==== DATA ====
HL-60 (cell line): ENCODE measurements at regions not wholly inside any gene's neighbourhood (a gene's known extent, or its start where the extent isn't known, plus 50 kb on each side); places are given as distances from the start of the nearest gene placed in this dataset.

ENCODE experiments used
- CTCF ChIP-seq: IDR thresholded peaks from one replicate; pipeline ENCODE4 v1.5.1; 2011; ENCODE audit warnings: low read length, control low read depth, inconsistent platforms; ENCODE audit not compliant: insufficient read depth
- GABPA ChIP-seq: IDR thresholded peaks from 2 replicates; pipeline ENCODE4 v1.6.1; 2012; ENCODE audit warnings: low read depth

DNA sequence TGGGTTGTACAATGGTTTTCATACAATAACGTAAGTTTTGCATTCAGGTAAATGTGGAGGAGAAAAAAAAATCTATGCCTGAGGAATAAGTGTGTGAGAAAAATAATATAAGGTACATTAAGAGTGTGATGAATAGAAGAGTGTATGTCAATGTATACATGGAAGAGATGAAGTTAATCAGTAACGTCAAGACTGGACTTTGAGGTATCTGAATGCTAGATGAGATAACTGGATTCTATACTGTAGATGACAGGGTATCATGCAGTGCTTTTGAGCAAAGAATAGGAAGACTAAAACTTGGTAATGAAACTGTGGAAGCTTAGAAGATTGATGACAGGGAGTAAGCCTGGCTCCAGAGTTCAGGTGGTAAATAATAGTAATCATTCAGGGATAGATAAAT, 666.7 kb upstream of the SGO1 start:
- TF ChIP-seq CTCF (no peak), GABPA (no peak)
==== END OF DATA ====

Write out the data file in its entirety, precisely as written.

HL-60 (cell line): ENCODE measurements at regions not wholly inside any gene's neighbourhood (a gene's known extent, or its start where the extent isn't known, plus 50 kb on each side); places are given as distances from the start of the nearest gene placed in this dataset.

ENCODE experiments used
- CTCF ChIP-seq: IDR thresholded peaks from one replicate; pipeline ENCODE4 v1.5.1; 2011; ENCODE audit warnings: low read length, control low read depth, inconsistent platforms; ENCODE audit not compliant: insufficient read depth
- GABPA ChIP-seq: IDR thresholded peaks from 2 replicates; pipeline ENCODE4 v1.6.1; 2012; ENCODE audit warnings: low read depth

DNA sequence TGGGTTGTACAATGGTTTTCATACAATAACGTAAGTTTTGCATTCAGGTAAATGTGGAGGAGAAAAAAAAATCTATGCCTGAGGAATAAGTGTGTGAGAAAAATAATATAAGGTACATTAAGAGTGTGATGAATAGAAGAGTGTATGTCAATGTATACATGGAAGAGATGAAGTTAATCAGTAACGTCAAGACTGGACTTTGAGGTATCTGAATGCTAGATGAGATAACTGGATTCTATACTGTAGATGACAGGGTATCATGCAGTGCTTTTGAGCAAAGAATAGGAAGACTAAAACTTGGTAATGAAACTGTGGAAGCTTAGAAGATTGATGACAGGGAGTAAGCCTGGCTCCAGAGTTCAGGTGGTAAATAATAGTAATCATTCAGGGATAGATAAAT, 666.7 kb upstream of the SGO1 start:
- TF ChIP-seq CTCF (no peak), GABPA (no peak)